Being a mother to a son with special needs also played a major part in her stance that Israel may be the more compassionate place to raise children. Freedman is well known in Beersheba regarding her advocacy for children with special needs.
“I had [my son] during my residency. By the time we started trying at 30, I had two miscarriages and needed to take hormones,” she revealed. “When I took the hormones, I was warned there could be birth defects. I didn’t care. I wanted this baby. And the first time I held him in my arms, I knew he would have something. But I loved him no matter what. I love this kid more than anything.
“It was awful to not have kids and know you were meant to be a mom,” she continued. “But if I had my son during my internship, I don’t know how I would have been able to cope. He came at the right time for us.”
She acknowledged also that her husband helps a lot by helping the family run smoothly.
“Do you ever wish you could have both roles?” Proctor asked, getting to the heart of the matter of whether or not “having it all” in Israel is really possible.
“Yes, I really struggle with it, actually. But this is how our life worked out. The fact that my husband is so available gives me the ability to do everything I want to do professionally. He’s made me such a better person, and I’ve helped so many people because he gave me the time to do so.”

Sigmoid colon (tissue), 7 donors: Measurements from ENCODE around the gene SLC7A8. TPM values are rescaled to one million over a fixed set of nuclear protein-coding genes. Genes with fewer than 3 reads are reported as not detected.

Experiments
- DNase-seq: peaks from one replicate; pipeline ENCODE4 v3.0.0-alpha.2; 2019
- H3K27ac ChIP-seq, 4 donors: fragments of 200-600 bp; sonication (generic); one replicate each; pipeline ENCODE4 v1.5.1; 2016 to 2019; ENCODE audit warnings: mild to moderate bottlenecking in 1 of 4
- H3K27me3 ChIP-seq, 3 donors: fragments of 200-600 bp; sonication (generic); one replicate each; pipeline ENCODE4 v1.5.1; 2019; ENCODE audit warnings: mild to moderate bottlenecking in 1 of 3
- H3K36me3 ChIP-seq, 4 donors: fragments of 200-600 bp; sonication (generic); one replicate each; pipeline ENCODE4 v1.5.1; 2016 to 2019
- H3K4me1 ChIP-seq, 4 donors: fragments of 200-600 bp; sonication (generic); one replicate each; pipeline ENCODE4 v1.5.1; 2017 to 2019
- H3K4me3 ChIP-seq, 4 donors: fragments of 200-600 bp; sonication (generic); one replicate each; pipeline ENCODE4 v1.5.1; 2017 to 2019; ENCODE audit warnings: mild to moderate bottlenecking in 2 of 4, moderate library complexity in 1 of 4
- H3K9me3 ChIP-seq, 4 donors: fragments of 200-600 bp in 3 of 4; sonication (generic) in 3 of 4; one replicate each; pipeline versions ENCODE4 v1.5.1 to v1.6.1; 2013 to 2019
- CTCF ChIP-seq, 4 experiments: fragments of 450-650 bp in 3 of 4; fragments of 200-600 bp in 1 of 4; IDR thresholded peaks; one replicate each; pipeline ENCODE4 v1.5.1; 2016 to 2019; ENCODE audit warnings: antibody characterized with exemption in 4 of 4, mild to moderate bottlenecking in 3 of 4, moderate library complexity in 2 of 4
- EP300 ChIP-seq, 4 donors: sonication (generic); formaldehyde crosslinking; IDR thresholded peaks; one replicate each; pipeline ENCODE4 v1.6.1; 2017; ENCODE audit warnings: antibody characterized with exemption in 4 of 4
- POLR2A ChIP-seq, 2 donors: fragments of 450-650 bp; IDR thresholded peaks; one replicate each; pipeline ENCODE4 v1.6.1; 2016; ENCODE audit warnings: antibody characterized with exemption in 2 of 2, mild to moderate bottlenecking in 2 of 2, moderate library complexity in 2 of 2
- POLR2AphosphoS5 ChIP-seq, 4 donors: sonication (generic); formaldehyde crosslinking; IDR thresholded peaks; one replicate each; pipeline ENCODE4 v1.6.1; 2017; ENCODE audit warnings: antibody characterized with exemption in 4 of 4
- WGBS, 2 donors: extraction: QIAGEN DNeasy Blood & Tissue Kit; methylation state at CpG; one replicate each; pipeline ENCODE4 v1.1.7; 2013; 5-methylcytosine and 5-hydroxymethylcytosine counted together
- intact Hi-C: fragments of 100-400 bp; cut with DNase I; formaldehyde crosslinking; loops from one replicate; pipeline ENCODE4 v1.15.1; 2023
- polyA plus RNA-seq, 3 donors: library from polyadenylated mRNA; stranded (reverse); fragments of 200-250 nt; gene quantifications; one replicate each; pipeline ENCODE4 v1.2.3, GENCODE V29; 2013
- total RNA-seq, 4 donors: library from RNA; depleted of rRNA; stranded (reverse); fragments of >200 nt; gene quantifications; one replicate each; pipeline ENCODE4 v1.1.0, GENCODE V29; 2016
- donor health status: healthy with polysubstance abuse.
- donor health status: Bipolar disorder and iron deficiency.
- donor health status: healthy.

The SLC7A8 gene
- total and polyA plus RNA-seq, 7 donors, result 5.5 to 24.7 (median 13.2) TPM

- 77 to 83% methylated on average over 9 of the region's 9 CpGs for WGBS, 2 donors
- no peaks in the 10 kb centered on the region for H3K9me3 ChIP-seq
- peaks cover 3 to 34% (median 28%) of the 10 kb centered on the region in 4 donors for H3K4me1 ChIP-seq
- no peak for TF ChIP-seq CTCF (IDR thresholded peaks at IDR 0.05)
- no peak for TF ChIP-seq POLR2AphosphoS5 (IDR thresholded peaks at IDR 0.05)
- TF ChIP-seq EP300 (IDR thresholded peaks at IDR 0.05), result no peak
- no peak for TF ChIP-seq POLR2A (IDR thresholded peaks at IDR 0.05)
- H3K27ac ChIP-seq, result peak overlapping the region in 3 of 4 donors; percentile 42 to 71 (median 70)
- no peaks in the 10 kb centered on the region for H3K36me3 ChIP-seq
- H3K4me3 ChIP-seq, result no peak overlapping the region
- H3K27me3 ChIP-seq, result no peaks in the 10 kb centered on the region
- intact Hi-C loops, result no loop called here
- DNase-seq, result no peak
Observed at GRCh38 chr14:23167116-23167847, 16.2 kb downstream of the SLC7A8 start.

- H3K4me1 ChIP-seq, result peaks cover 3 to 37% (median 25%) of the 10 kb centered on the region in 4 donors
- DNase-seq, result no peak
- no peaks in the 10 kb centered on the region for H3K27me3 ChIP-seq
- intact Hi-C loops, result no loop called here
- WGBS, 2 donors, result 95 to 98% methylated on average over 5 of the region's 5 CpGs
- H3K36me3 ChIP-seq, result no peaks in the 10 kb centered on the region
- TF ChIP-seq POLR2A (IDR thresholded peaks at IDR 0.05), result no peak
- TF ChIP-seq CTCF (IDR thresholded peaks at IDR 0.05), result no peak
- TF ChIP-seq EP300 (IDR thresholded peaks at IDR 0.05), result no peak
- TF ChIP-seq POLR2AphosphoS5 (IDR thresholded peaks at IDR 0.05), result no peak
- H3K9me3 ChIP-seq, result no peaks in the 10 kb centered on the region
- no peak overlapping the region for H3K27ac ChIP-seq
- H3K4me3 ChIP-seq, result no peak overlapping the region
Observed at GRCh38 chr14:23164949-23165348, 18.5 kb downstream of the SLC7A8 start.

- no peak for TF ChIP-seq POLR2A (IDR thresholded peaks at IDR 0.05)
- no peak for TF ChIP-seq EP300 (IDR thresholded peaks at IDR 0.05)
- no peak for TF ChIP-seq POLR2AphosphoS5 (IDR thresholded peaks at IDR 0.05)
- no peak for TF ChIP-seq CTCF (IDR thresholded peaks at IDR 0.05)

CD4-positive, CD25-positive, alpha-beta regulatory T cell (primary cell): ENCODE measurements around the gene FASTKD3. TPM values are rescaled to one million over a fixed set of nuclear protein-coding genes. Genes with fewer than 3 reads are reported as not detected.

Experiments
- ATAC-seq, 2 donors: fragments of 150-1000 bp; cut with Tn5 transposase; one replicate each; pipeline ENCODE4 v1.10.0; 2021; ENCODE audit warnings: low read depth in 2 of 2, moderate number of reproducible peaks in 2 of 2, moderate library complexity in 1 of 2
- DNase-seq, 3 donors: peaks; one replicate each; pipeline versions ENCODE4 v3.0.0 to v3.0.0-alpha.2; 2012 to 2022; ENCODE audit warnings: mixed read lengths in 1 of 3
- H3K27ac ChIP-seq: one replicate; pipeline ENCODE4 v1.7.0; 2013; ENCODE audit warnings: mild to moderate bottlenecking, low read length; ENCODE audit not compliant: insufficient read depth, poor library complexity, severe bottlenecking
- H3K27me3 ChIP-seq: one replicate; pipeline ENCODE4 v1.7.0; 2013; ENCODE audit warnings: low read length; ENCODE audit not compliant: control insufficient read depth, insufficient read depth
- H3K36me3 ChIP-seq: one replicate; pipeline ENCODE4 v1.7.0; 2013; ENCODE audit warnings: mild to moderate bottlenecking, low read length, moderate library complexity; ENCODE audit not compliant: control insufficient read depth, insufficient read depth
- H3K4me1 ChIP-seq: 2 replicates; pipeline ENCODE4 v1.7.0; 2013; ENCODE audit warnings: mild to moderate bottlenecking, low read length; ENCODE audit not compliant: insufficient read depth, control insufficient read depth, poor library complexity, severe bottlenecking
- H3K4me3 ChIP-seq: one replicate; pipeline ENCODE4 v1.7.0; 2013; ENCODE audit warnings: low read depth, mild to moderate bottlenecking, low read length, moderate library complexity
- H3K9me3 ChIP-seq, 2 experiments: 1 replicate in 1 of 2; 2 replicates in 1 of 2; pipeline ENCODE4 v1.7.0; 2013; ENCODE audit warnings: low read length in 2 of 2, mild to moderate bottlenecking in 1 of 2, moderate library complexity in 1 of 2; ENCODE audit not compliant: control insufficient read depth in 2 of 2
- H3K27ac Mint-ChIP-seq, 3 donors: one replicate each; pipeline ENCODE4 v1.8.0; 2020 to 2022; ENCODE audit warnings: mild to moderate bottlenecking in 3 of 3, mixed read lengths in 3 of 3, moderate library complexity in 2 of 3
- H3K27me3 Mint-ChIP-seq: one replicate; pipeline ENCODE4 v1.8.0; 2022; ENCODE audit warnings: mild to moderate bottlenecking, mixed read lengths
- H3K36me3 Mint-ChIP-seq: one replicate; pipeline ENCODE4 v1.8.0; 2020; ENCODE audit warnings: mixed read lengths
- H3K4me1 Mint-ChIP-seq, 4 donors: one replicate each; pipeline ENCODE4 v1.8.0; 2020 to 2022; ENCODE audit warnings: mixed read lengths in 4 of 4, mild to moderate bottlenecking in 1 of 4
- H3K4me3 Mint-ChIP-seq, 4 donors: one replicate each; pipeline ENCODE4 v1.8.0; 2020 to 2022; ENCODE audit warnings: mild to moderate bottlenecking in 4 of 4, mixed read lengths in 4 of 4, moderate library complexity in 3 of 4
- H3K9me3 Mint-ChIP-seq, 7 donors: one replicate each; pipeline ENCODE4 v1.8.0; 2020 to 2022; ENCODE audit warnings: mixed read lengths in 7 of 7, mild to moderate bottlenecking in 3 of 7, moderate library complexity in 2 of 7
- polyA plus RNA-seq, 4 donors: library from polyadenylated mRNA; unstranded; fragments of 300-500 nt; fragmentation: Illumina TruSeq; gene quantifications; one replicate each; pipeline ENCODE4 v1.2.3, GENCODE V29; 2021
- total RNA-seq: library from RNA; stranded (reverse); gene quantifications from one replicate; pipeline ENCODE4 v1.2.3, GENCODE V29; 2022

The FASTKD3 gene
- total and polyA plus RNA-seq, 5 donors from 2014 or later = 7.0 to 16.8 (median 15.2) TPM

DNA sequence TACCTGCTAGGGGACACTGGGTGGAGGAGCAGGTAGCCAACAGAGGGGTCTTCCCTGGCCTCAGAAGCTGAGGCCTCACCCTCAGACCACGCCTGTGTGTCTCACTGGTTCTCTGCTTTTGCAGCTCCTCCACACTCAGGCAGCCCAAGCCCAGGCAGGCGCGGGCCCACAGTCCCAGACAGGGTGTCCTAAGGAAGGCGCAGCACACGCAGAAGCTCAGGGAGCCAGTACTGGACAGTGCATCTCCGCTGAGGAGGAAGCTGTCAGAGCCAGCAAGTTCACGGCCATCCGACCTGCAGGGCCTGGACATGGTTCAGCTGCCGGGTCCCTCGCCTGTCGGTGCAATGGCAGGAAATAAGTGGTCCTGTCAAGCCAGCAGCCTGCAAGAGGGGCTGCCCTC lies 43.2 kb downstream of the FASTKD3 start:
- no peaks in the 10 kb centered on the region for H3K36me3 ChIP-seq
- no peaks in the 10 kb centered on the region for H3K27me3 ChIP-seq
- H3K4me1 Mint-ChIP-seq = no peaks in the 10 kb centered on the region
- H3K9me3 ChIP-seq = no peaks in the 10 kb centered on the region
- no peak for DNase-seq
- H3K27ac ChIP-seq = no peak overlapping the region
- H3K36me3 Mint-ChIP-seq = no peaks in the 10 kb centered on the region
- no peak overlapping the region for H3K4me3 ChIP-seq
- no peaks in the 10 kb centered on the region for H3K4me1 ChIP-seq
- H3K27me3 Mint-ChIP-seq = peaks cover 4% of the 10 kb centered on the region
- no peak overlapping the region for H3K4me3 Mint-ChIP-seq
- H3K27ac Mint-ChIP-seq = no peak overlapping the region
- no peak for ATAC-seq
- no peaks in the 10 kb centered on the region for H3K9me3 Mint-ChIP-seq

As such, Freedman has made it her personal mission to help kids in southern Israel with special needs as an outlet that would probably not have been possible in the US.
“My son is in a regular school but in a special class, which is a reason in and of itself to make aliyah. You never know if you’ll have a child with special needs,” she said. “When we lived in Hartford and met with the principal of the local Jewish school to find a place for him, I was told to go to public school instead. I thought that was absolutely not an acceptable answer. A child from an Orthodox family in the US belongs in a Jewish school. I felt that the community slammed the door in my face.”
Rather than pay the annual $60,000 tuition to attend a private Jewish school in New Jersey that could meet their son’s needs, Freedman and her husband took that rejection as a final sign that Israel was really where they needed to be.
“Yes, there was a fight in Israel. I’m a thorn in the side of the special education system in Beersheba,” she joked. “But a few other families and I managed to open classes for kids with special needs, and it worked because we pushed the envelope as a community. We love living there.”